Feel-good plastic that fades away

green_plastic.top.jpg By Brian Dumaine, assistant managing editor


(Fortune) -- A thousand miles off the coast of California floats the Great Pacific Garbage Patch, a mass of plastic trash whose exact size is unknown but some experts say is bigger than Texas. Where does it come from? Some of it can be traced back to the U.S. Only 7% of the plastic Americans consume gets recycled. The bulk is thrown into landfills or, worse, into our rivers, lakes, and oceans, where fish consume toxins that attach to the plastic. Then we consume the fish. Not good.

Richard Eno, the CEO of Metabolix (MBLX), a small public company based in Cambridge, Mass., and spun out of MIT, thinks he can help fix the problem. His solution? Making plastic out of plants. Plastic products made partly or wholly of plant matter already exist. But until now no one has been able to make a 100% bioplastic that is durable, stands up to extreme heat -- and is biodegradable.


Metabolix, whose stock has nearly doubled over the past year, has genetically engineered a microbe that eats sugar from corn and generates a plastic-like molecule called PHA. The plastic will after a few months decompose in water or soil and is so pure that you can throw containers into your backyard compost heap, where it will degrade into mulch for your vegetable garden. Metabolix also says its plastic is carbon neutral, but independent verification awaits.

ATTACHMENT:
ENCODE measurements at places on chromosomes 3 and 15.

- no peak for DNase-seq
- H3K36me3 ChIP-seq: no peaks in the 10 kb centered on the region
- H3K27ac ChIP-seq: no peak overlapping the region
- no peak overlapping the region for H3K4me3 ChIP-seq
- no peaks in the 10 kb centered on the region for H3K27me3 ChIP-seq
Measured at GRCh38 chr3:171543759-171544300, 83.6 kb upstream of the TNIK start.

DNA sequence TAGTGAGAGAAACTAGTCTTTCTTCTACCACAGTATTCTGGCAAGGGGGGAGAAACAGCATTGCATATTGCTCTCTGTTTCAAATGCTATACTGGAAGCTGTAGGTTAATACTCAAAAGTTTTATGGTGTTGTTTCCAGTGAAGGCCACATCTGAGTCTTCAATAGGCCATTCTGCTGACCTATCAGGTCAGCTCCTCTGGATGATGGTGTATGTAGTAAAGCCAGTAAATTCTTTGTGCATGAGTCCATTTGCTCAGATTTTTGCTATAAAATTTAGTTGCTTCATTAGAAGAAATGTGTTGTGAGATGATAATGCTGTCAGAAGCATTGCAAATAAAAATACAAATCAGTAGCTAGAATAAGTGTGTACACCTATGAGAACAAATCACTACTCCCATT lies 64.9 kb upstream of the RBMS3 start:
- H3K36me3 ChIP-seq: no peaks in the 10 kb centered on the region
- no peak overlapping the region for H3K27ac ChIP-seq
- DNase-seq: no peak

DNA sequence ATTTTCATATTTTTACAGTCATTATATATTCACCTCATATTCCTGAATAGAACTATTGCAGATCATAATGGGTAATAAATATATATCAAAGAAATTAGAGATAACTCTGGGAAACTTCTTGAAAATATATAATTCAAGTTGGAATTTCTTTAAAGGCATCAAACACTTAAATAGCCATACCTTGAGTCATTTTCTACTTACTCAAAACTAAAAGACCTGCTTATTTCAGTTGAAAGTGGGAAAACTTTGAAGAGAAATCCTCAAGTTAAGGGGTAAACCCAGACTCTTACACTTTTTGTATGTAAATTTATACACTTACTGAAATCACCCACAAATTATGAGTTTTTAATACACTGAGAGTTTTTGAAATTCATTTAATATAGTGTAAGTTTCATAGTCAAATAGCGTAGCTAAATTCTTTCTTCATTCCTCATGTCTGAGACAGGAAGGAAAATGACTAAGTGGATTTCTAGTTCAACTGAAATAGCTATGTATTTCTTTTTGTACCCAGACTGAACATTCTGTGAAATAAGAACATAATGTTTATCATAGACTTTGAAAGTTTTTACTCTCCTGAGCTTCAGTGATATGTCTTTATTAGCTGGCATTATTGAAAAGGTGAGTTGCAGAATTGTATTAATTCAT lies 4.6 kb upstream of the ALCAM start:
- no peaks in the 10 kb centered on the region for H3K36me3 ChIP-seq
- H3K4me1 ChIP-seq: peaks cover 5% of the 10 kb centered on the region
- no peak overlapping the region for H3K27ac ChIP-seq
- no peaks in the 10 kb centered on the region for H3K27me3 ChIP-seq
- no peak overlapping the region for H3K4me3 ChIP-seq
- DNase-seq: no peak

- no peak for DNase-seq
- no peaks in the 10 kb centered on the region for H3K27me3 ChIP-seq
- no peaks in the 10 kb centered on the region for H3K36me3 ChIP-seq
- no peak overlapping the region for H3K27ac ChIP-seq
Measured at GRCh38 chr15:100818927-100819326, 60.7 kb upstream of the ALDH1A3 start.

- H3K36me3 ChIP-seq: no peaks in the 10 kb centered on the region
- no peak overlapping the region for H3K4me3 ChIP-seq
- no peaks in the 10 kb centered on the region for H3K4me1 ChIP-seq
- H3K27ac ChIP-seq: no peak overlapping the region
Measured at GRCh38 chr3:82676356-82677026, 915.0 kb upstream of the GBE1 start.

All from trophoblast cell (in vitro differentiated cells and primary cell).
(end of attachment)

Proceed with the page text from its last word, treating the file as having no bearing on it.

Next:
The company, in a joint venture with Archer Daniels Midland (ADM, Fortune 500) called Telles, is about to start shipping its Mirel plastic pellets from a new plant in Clinton, Iowa. One of the first products is resin for a $1.25 biodegradable Paper Mate pen made by Newell Rubbermaid (NWL, Fortune 500). Paper Mate says advance demand is strong. The pen, however, does cost more to make. Metabolix charges about $2.50 a pound for its green plastic, around twice that of traditional feedstock. The good news is that Paper Mate's pens use so little plastic that the pen maker needs to reduce its margins by only a couple of percentage points compared with its regular pens. Says Bill Mullenix, president of Every Day Writing at Newell Rubbermaid: "Where a pen like this pays off is that it is easy to market. Consumers want green today. We'll more than make up the lower margins on units sold."

Metabolix's plastic is genetically modified -- a no-no in environmental circles. Also, as bioplastics grow in popularity, critics worry that demand for corn will rise dramatically, driving up food prices -- the same dilemma created by corn ethanol. An undaunted Eno says Metabolix is working on next-generation plastics made from nonfood material such as switchgrass, which grows on the prairie. If all goes according to Eno's plan, it won't be long before that Great Pacific Garbage Patch starts shrinking.  To top of page